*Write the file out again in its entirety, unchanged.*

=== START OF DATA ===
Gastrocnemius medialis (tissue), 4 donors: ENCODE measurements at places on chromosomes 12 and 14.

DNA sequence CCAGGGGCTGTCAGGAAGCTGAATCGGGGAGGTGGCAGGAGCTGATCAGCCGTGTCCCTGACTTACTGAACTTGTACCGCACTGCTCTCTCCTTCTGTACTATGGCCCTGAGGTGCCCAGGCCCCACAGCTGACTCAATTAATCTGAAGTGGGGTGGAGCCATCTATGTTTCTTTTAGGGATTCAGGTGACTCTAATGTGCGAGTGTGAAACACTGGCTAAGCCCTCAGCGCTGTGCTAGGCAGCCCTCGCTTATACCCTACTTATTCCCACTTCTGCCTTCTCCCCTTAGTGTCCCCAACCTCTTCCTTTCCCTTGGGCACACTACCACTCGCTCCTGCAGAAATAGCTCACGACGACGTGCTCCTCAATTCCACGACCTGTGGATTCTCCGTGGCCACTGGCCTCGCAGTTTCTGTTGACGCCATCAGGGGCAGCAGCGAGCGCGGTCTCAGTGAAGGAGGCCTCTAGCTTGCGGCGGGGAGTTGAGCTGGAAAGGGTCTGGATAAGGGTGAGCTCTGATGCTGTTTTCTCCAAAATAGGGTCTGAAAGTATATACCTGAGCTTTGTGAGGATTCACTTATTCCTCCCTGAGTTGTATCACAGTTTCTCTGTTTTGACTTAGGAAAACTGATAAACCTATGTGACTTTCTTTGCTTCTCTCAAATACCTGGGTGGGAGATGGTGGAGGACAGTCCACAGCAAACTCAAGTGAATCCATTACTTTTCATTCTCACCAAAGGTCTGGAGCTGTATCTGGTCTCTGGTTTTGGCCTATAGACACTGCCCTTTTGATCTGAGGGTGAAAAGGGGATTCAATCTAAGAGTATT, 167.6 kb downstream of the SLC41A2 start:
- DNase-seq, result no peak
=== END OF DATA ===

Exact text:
Gastrocnemius medialis (tissue), 4 donors: ENCODE measurements at places on chromosomes 12 and 14.

DNA sequence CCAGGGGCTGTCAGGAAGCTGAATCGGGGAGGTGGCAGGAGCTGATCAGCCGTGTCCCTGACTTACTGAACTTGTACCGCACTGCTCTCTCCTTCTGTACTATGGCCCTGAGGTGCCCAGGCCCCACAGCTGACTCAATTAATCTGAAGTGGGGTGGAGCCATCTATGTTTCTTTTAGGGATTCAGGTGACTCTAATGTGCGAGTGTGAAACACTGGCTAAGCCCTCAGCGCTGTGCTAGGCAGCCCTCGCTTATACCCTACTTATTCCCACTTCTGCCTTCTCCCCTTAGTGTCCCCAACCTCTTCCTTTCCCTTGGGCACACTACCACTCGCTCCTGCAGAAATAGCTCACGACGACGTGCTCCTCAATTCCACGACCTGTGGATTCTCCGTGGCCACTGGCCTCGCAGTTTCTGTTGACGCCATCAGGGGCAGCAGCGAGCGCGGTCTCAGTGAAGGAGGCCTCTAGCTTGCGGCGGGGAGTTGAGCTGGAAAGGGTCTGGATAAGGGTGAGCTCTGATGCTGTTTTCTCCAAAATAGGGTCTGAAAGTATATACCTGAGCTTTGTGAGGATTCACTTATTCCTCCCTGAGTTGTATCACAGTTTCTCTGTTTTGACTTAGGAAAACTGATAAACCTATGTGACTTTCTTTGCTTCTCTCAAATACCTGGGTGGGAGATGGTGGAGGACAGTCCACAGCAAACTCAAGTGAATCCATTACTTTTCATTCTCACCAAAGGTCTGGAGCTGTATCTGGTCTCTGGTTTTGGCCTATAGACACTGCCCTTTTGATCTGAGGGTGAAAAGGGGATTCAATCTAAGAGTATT, 167.6 kb downstream of the SLC41A2 start:
- DNase-seq, result no peak